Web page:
Manila is not the most prepossessing of tourist destinations—on the face of it. The city is a hodgepodge of neon glass and steel towers that peer over older quarters and barrios; of stifling traffic that make the snarls of Delhi or Bangkok look like a Sunday morning drive; and hordes of fun-loving Manileňos thronging those crowded roads.
On a previous trip to Manila, I experienced the city’s vibrant contemporary art scene and live music, partied at its many karaoke dives and speakeasies and indulged in the favourite Pinoy pastime—shopping. So, when I revisited the city recently, I figured I was duty-bound to delve deeper into its history.
American and Japanese bombs flattened most of Manila’s prewar neighbourhoods and Spanish colonial buildings during World War II. Only Intramuros, Manila’s oldest district, by and large withstood wars, fires and natural disasters. The Spanish built the 64-hectare walled city in 1571. A stroll through the leafy cobblestone boulevards is a lesson in the city’s history.
My first stop inside the walled city was Fort Santiago. Once a seat of Spanish colonial power, today the fort is a memorial to Dr Jose Rizal, the father of Philippines’ independence from Spain. He was imprisoned in the fort before his execution in 1896. It was sobering to walk along brass footprints in the pavement that mark Rizal’s final steps to the firing squad.
The beautifully maintained gardens and plaza of the fort are at odds with centuries of horror. “During the brief period that the Japanese occupied Manila, thousands died in the prisons here. There were only two options for getting out of these prisons — either you died of disease and starvation or you drowned to death,” my guide for the afternoon, Boyet Sayo, said, pointing at the dungeons under the fort that Japanese jailers would flood with waters from the Pasig river.
A short horse-drawn kalesa ride away are two Spanish churches that survived the depredations of time. The Manila Cathedral is the eighth avatar of Manila’s first cathedral that was first built with bamboo and palm leaves in 1581.
Destroyed variously by typhoons, fires, bombings and earthquakes over the centuries, its present Romanesque facade was built in the 1950s. Just around the corner from the Cathedral is the San Agustin Church. The baroque building is the only one in Intramuros to have survived the Battle of Manila at the end of World War II. Inside is a beautiful collection of centuries-old hand-carved wooden saints.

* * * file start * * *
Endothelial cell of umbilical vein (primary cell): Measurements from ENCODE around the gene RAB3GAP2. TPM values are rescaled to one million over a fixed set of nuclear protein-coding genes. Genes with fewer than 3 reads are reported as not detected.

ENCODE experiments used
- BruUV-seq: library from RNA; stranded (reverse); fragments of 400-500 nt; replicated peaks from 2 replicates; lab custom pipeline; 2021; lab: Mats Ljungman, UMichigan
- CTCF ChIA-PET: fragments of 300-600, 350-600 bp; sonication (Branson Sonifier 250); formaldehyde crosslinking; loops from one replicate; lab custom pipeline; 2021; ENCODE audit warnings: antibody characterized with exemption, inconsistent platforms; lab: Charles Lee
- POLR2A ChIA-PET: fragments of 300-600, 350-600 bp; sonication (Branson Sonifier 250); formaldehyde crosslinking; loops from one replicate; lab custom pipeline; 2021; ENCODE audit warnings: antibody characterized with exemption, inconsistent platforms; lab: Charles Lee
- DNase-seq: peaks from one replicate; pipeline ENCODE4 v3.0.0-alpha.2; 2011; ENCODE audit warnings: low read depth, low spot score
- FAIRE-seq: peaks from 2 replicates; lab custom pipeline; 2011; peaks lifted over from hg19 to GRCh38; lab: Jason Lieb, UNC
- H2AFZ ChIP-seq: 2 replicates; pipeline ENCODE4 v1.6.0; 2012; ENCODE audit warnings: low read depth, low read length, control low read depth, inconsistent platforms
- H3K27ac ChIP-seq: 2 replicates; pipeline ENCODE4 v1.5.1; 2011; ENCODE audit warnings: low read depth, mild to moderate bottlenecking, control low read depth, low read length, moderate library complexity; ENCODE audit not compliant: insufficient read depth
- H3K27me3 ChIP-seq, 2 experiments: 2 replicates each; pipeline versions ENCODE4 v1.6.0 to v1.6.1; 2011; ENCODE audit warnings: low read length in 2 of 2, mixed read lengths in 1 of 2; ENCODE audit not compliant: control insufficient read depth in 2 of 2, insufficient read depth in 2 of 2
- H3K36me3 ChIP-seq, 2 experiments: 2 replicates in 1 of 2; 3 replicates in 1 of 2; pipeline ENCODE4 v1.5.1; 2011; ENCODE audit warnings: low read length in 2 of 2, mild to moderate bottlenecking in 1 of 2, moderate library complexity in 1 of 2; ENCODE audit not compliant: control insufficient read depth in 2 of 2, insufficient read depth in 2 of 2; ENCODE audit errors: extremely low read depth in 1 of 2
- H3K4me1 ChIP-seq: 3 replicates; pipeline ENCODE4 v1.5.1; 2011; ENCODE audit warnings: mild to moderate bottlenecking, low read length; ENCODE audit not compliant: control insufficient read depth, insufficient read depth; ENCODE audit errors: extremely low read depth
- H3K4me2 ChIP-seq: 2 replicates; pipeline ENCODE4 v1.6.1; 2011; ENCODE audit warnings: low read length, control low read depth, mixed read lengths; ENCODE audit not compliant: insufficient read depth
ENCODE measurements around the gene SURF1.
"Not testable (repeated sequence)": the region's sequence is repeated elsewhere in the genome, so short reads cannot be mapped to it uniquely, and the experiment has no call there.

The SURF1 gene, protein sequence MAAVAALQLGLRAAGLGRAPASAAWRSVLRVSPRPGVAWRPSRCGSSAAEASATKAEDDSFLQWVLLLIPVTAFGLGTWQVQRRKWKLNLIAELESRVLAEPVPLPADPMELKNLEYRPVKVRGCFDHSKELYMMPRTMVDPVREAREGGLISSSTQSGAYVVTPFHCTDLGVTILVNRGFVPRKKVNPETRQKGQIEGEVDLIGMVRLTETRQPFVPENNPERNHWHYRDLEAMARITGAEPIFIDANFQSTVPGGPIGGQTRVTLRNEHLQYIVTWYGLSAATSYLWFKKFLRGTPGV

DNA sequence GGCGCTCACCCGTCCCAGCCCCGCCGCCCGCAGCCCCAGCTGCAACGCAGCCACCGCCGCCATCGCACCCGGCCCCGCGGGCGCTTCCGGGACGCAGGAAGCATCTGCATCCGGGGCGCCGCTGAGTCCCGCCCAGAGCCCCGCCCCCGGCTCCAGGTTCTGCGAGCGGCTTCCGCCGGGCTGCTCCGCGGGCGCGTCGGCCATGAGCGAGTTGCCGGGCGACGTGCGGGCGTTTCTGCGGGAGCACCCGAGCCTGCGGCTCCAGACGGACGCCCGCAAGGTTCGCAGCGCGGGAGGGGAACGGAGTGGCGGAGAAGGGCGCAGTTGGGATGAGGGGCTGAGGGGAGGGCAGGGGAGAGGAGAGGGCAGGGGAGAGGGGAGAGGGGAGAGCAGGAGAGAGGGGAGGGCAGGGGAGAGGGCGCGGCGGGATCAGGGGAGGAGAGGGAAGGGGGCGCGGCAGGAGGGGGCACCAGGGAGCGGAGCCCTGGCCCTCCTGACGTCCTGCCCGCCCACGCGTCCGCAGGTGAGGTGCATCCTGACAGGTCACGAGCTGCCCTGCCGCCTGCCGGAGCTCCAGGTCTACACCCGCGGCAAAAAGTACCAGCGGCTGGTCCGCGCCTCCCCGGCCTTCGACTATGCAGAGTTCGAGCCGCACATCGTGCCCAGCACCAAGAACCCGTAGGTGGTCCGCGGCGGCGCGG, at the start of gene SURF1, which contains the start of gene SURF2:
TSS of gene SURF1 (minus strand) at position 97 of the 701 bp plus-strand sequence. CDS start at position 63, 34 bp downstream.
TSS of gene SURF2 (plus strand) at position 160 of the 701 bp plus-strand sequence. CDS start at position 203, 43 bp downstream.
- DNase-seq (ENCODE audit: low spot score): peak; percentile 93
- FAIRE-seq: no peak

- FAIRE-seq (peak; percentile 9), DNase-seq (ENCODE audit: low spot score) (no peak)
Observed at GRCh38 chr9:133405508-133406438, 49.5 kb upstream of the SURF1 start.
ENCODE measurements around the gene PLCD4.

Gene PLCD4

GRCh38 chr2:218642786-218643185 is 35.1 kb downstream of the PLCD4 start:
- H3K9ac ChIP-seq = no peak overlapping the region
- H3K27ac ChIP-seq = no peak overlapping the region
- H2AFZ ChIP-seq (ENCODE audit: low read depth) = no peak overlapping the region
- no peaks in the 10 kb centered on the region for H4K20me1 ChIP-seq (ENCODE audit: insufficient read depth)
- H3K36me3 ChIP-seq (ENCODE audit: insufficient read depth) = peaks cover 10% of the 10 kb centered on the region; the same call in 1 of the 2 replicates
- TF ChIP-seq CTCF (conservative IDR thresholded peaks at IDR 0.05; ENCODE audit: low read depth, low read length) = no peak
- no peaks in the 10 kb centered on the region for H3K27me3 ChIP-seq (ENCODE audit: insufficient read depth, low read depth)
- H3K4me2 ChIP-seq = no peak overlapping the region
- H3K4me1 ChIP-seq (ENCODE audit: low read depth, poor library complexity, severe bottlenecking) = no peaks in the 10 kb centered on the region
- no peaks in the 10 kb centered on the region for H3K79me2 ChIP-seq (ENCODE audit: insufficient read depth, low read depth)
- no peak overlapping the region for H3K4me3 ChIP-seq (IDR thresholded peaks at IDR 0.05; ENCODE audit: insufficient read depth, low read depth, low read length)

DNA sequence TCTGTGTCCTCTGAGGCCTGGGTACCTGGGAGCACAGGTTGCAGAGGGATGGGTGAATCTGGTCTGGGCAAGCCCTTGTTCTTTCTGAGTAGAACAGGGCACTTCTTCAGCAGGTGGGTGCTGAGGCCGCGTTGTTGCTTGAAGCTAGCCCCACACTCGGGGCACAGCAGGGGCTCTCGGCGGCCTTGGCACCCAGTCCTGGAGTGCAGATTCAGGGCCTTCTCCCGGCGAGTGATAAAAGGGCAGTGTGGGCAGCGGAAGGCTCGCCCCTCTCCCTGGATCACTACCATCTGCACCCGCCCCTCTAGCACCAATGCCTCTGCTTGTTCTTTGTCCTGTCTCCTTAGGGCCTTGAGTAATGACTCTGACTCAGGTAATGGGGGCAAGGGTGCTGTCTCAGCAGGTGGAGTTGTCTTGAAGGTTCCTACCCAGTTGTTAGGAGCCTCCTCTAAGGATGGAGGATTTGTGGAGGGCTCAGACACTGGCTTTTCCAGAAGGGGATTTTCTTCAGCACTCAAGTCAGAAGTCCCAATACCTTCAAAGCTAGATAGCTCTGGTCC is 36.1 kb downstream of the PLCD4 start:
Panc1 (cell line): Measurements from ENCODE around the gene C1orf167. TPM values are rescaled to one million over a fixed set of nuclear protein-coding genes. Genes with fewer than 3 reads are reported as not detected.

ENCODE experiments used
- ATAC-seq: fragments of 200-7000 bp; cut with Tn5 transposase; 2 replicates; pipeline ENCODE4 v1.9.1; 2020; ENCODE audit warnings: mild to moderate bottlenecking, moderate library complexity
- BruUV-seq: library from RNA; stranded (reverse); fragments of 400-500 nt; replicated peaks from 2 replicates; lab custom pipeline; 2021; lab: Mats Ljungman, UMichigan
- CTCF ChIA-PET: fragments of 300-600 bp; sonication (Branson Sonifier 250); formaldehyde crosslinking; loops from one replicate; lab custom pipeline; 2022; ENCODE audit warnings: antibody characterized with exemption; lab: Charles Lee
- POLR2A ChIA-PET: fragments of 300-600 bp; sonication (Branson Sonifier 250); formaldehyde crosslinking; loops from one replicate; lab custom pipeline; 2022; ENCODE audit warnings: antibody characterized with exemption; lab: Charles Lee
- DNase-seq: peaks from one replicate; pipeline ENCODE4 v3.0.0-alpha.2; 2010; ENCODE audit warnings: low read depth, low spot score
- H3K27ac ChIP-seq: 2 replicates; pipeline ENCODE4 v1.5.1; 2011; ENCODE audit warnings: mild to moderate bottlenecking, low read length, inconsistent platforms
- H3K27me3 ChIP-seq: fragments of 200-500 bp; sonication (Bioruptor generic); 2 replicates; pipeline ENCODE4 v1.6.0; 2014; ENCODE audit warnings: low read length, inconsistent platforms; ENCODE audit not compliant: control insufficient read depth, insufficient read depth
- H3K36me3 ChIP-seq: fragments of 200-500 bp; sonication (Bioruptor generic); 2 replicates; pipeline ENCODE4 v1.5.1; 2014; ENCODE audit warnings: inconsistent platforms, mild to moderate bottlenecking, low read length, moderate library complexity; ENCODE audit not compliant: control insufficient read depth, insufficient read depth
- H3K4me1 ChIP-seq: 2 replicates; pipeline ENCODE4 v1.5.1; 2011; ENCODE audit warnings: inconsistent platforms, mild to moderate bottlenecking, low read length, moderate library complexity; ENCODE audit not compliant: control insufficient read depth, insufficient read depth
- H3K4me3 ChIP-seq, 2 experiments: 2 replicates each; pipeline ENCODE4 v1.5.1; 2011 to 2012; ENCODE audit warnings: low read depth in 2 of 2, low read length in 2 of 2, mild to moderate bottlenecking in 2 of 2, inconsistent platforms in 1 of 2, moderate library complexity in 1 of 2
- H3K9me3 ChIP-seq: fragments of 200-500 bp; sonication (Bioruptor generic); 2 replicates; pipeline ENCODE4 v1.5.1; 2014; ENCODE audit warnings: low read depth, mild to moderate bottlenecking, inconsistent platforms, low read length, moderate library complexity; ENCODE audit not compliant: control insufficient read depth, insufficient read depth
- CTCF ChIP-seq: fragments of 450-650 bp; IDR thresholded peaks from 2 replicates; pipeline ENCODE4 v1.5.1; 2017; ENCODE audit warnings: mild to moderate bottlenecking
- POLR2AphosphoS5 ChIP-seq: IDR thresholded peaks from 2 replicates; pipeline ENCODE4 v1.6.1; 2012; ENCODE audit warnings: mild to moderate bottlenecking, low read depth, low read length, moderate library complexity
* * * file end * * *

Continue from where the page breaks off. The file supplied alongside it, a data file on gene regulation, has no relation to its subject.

I love big cities and big city Manila most certainly is. It’s afrantic metropolis where the native Filipino heritage is mixed with substantial dollops of American, Chinese and Spanish cultures.
Like many capital cities, Manila bears little resemblance to the rest of the country. In the interests offurthering my understanding of the country, I took aflight south of the city to experience three different Pinoy destinations, each offering something different.
“It smells like hell but tastes like heaven,” is how my guide Sherwin described durian, Southeast Asia’s favourite fruit. He quickly recommended that I don plastic gloves before I ate apiece of the thick, custardy, off-white flesh of the fruit. Apparently, all the perfumes of Arabia couldn’t make my hand smell better if I touched durian without gloves.
Singapore might have a durian- shaped building but few places in the world love the stinky fruit as much as Davao. Now that I’ve tasted the ‘King of Fruits’, I am happy to have ticked it off my list and hope that I never have to do so again. Much like the other Pinoyfavourite, balut—the 17-day-old duck embryo that is boiled, served with rock salt or spicy vinegar and eaten often with beer.
But Pinoy cuisine is more than just potent smells and flavours. It might not be as famous as its Thai or Vietnamese neighbours but the Philippines is home to one of Asia’s most inimitable cuisines. Another true melting pot, Filipino food takes elements of Chinese and Malaysian cuisines and mixes in massive dollops of Spanish flavours.
An excellent place in Davao to get a taste of what the locals eat is Thrunks Place, a basic roadside stall. It also happens to be a favourite of the current president of the Philippines, Rodrigo Duterte.